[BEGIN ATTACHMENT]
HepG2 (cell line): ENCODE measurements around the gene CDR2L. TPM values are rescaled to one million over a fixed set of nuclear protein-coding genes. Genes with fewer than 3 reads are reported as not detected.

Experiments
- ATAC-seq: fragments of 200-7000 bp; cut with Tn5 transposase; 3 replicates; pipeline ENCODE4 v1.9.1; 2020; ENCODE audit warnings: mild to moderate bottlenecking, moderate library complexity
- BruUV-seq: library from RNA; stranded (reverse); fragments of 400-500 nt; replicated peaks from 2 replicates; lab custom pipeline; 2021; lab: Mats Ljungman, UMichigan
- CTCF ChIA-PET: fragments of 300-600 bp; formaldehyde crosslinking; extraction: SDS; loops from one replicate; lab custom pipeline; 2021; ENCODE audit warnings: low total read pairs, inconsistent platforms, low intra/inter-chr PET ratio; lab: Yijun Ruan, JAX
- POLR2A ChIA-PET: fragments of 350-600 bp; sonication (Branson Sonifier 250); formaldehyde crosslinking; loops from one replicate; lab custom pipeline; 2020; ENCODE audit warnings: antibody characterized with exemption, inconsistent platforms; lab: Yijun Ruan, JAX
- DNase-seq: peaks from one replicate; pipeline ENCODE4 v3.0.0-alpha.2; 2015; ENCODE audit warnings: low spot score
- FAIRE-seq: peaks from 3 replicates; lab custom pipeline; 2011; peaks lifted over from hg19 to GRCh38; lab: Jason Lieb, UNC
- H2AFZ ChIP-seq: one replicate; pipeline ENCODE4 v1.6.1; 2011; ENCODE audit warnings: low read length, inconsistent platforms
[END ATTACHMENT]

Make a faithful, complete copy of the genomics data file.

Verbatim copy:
HepG2 (cell line): ENCODE measurements around the gene CDR2L. TPM values are rescaled to one million over a fixed set of nuclear protein-coding genes. Genes with fewer than 3 reads are reported as not detected.

Experiments
- ATAC-seq: fragments of 200-7000 bp; cut with Tn5 transposase; 3 replicates; pipeline ENCODE4 v1.9.1; 2020; ENCODE audit warnings: mild to moderate bottlenecking, moderate library complexity
- BruUV-seq: library from RNA; stranded (reverse); fragments of 400-500 nt; replicated peaks from 2 replicates; lab custom pipeline; 2021; lab: Mats Ljungman, UMichigan
- CTCF ChIA-PET: fragments of 300-600 bp; formaldehyde crosslinking; extraction: SDS; loops from one replicate; lab custom pipeline; 2021; ENCODE audit warnings: low total read pairs, inconsistent platforms, low intra/inter-chr PET ratio; lab: Yijun Ruan, JAX
- POLR2A ChIA-PET: fragments of 350-600 bp; sonication (Branson Sonifier 250); formaldehyde crosslinking; loops from one replicate; lab custom pipeline; 2020; ENCODE audit warnings: antibody characterized with exemption, inconsistent platforms; lab: Yijun Ruan, JAX
- DNase-seq: peaks from one replicate; pipeline ENCODE4 v3.0.0-alpha.2; 2015; ENCODE audit warnings: low spot score
- FAIRE-seq: peaks from 3 replicates; lab custom pipeline; 2011; peaks lifted over from hg19 to GRCh38; lab: Jason Lieb, UNC
- H2AFZ ChIP-seq: one replicate; pipeline ENCODE4 v1.6.1; 2011; ENCODE audit warnings: low read length, inconsistent platforms